All of our reds this month are “GSMs”–a blend of Grenache, Syrah, and Mourvedre that is a classic Rhone-style blend. (Two of them also have Carignan for… fill, maybe). There’s no fill in our second bottle from Sans Liege, the 2016 “The Offering” Rhone-Style Red. This is a California wine, so everything is “bigger” than it would be in France–it has more body, more flavor, and more alcohol.
The Offering (the name is fun to write) is dark red-violet with a big nose of red fruit and spice. It has a fairly high body and a smooth mouthfeel–it’s not quite as light as a French Rhone-style wine would be. The fruitiness on the nose is just a tease–this is a spice bomb of grassy funk that tapers out to a short finish of anise. The wine starts fairly tight and tannic but it opens up as you let it sit in the glass. This is a tasty wine, like the hulking American cousin to a French Rhone. Because we are Americans, we drank it with a cheeseburger. Awesome.
Our next red is actually French, from the Roussillion region, the 2016 Domaine du Maridet. Blends from this region tend to include Carignan, which grows well in the area.
The Maridet is a shade lighter red-violet in the glass than the Offering was, with a similar body but a much less pronounced nose. There is definitely a hint of that Rhone mintiness to the Maridet. There’s no mint in the flavor, though, which is dominated by dark fruit and chocolate. The finish is fuzzy and with an alcoholic heat reflecting the 15% ABV. This was a little unbalanced to us. We drank it at cool room temperature with pan-seared salmon, and it overpowered the food.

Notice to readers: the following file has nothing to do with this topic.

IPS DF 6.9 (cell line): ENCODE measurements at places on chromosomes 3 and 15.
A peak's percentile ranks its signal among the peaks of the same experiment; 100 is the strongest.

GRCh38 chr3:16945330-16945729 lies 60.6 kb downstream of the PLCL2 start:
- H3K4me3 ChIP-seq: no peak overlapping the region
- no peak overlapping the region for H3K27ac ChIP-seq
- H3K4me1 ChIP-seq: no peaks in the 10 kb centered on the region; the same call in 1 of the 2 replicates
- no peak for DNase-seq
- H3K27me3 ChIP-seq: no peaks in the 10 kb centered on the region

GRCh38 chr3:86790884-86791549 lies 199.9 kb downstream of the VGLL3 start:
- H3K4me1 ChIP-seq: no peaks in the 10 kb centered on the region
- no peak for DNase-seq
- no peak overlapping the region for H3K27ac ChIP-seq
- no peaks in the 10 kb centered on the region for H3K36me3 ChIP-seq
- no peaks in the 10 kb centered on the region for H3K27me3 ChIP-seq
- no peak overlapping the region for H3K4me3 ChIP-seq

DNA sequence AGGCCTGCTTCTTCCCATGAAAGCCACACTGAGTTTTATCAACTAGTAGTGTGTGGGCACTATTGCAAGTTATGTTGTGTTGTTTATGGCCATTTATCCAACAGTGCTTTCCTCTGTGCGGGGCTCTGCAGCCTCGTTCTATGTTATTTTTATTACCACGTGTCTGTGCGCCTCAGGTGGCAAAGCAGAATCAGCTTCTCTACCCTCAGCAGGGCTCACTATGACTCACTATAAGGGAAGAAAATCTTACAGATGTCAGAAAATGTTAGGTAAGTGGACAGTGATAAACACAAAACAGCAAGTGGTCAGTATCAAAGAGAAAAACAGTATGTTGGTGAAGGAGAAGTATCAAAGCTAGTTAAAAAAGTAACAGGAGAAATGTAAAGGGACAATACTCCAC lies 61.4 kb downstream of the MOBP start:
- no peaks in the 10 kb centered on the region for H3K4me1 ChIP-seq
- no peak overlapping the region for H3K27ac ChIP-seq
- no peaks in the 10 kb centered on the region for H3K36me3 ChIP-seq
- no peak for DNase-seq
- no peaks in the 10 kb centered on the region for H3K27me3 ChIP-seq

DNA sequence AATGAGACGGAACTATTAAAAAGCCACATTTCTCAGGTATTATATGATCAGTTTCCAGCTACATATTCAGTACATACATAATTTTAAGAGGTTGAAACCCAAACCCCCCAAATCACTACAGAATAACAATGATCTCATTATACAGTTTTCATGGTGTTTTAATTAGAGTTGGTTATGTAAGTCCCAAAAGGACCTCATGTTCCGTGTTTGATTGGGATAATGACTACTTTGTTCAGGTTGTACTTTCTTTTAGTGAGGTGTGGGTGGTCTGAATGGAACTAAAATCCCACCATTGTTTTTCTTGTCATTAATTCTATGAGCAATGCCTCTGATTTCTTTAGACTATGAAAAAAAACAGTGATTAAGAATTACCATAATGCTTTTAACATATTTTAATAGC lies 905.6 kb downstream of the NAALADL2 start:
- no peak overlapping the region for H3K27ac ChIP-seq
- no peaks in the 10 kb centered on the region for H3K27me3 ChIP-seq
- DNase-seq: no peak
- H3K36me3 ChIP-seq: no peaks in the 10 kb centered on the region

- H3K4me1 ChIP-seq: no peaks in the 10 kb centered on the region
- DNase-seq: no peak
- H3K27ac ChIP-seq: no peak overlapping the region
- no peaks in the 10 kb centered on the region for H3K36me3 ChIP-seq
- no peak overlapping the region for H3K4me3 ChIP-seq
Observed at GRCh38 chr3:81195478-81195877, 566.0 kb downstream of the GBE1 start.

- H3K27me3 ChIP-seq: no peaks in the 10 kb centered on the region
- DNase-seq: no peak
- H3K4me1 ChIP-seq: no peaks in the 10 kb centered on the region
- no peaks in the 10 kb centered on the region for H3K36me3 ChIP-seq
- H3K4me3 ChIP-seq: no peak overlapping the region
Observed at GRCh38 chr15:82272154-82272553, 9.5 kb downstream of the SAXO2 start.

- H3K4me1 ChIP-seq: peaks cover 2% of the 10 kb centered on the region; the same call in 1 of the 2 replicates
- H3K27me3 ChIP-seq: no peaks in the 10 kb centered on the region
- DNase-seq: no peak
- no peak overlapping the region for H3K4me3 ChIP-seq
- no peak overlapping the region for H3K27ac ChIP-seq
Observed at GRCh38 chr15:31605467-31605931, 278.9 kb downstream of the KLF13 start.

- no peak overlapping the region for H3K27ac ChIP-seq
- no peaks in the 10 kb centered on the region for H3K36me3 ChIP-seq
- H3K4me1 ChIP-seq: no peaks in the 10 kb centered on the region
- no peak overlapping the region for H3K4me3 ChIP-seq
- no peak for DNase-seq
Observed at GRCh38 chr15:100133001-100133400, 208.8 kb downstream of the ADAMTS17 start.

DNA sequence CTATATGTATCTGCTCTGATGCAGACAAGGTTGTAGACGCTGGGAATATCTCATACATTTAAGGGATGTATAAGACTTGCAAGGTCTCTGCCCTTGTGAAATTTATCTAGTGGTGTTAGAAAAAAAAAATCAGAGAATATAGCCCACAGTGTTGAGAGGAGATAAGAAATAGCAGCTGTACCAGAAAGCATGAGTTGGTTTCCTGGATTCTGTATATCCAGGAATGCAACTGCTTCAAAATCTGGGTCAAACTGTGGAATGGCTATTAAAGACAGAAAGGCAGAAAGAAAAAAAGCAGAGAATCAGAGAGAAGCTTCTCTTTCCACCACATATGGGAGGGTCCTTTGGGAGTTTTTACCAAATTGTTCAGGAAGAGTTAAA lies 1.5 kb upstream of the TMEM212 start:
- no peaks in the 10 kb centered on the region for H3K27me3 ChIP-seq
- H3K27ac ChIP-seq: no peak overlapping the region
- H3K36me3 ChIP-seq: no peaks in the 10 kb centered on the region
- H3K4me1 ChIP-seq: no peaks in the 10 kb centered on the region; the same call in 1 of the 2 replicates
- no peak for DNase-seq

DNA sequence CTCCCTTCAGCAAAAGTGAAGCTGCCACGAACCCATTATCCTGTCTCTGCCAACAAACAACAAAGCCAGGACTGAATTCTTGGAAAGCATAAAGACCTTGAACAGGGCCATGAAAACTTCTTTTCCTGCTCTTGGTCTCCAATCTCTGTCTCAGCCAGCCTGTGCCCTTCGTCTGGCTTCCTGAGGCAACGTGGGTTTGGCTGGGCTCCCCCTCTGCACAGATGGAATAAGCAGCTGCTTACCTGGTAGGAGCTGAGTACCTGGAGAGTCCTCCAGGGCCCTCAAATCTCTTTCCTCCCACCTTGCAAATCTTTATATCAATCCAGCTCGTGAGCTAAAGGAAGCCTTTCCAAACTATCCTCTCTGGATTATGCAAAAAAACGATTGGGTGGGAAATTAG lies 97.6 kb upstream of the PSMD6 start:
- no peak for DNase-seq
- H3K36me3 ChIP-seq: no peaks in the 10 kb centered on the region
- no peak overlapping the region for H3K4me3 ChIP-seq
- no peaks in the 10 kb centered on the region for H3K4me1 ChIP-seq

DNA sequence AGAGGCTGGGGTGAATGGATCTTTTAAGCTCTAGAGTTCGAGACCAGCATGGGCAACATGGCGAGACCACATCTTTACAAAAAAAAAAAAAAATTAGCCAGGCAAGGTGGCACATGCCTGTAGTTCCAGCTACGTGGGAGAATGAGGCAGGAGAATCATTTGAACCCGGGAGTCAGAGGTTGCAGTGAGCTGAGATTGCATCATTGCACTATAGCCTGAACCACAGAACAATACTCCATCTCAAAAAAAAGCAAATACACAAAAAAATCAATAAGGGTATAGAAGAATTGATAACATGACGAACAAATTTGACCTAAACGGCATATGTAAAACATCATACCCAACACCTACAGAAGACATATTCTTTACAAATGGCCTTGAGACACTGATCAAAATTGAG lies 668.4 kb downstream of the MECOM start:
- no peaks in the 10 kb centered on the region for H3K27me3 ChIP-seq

Last up is another Southern French red, the 2014 Fabre Fitou. This wine uses almost the same varietals as the Maridet, but to very different effect.
This wine is a deep red in the glass, with a big body but a much lower ABV than the Maridet–a food-friendly 12.9%. The subtle nose is dark fruit and herbs. That herbiness definitely comes through in the flavor, with a piney spice and, yes, a hint of smoked meat. (No oak used in the fermenting, though). The finish is clean and sharp with a huge wallop of tannins that is balanced by a nice acidity. This is a tasty, food-friendly wine. We had it at cool room temperature with grilled flank steak, but it would also be great with barbecue. Ribs, mmm.
And that’s August! With the exception of one, we had some tasty, fun blends. It’s a great way to celebrate the end of summer. Next month, the wine stores will stop pushing rosé and there will be too much pumpkin spice everywhere, so enjoy the heat and pink wine now. See you in September!
By the way, Blue Apron has an easy system for pairing its wines and its food subscriptions, somewhat like you might have seen in nicer grocery stores — the wines are categorized by type (crisp & minerally, plush & fruity, etc.) and then that symbol shows up on the food recipes. Pair any wine of the recommended type to the food, and voila — you have a great meal!
Have you tried Blue Apron Wine? What’s your favorite backyard wine? Tell us in the comments below!